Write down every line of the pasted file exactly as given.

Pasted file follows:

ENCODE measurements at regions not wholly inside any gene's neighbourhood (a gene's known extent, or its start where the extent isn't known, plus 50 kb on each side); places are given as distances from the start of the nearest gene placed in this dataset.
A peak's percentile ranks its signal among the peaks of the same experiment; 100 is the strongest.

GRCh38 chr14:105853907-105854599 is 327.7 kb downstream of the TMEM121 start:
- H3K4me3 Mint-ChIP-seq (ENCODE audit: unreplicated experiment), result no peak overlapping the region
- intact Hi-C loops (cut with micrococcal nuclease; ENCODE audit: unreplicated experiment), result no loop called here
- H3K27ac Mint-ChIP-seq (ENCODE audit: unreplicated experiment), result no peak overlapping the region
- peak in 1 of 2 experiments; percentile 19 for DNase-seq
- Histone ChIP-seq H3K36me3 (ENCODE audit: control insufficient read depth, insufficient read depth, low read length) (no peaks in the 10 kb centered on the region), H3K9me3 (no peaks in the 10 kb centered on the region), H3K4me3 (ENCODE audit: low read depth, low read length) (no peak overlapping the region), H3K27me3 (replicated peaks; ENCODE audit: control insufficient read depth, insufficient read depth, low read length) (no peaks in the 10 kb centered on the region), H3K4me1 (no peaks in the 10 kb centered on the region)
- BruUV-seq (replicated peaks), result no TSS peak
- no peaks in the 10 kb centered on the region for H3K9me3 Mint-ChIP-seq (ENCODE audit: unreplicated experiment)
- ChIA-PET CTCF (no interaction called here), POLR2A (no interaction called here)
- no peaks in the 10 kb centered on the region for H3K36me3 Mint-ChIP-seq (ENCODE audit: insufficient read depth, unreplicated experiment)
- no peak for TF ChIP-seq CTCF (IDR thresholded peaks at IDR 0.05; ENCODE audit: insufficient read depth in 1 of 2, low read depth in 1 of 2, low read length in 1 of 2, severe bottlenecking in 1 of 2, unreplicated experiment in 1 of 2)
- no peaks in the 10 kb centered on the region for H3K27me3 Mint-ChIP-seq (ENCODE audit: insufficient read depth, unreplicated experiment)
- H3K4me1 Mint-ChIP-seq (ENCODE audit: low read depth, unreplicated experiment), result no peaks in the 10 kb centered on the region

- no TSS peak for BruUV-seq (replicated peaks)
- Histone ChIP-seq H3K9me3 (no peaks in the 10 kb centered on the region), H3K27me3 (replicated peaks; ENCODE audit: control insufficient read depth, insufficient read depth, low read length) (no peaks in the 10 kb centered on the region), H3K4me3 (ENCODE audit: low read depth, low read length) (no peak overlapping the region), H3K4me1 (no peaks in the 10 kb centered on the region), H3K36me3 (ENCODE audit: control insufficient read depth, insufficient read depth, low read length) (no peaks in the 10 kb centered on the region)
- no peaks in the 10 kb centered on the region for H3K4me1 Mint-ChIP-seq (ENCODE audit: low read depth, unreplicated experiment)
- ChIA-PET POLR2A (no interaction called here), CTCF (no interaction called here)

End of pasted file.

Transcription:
ENCODE measurements at regions not wholly inside any gene's neighbourhood (a gene's known extent, or its start where the extent isn't known, plus 50 kb on each side); places are given as distances from the start of the nearest gene placed in this dataset.
A peak's percentile ranks its signal among the peaks of the same experiment; 100 is the strongest.

GRCh38 chr14:105853907-105854599 is 327.7 kb downstream of the TMEM121 start:
- H3K4me3 Mint-ChIP-seq (ENCODE audit: unreplicated experiment), result no peak overlapping the region
- intact Hi-C loops (cut with micrococcal nuclease; ENCODE audit: unreplicated experiment), result no loop called here
- H3K27ac Mint-ChIP-seq (ENCODE audit: unreplicated experiment), result no peak overlapping the region
- peak in 1 of 2 experiments; percentile 19 for DNase-seq
- Histone ChIP-seq H3K36me3 (ENCODE audit: control insufficient read depth, insufficient read depth, low read length) (no peaks in the 10 kb centered on the region), H3K9me3 (no peaks in the 10 kb centered on the region), H3K4me3 (ENCODE audit: low read depth, low read length) (no peak overlapping the region), H3K27me3 (replicated peaks; ENCODE audit: control insufficient read depth, insufficient read depth, low read length) (no peaks in the 10 kb centered on the region), H3K4me1 (no peaks in the 10 kb centered on the region)
- BruUV-seq (replicated peaks), result no TSS peak
- no peaks in the 10 kb centered on the region for H3K9me3 Mint-ChIP-seq (ENCODE audit: unreplicated experiment)
- ChIA-PET CTCF (no interaction called here), POLR2A (no interaction called here)
- no peaks in the 10 kb centered on the region for H3K36me3 Mint-ChIP-seq (ENCODE audit: insufficient read depth, unreplicated experiment)
- no peak for TF ChIP-seq CTCF (IDR thresholded peaks at IDR 0.05; ENCODE audit: insufficient read depth in 1 of 2, low read depth in 1 of 2, low read length in 1 of 2, severe bottlenecking in 1 of 2, unreplicated experiment in 1 of 2)
- no peaks in the 10 kb centered on the region for H3K27me3 Mint-ChIP-seq (ENCODE audit: insufficient read depth, unreplicated experiment)
- H3K4me1 Mint-ChIP-seq (ENCODE audit: low read depth, unreplicated experiment), result no peaks in the 10 kb centered on the region

- no TSS peak for BruUV-seq (replicated peaks)
- Histone ChIP-seq H3K9me3 (no peaks in the 10 kb centered on the region), H3K27me3 (replicated peaks; ENCODE audit: control insufficient read depth, insufficient read depth, low read length) (no peaks in the 10 kb centered on the region), H3K4me3 (ENCODE audit: low read depth, low read length) (no peak overlapping the region), H3K4me1 (no peaks in the 10 kb centered on the region), H3K36me3 (ENCODE audit: control insufficient read depth, insufficient read depth, low read length) (no peaks in the 10 kb centered on the region)
- no peaks in the 10 kb centered on the region for H3K4me1 Mint-ChIP-seq (ENCODE audit: low read depth, unreplicated experiment)
- ChIA-PET POLR2A (no interaction called here), CTCF (no interaction called here)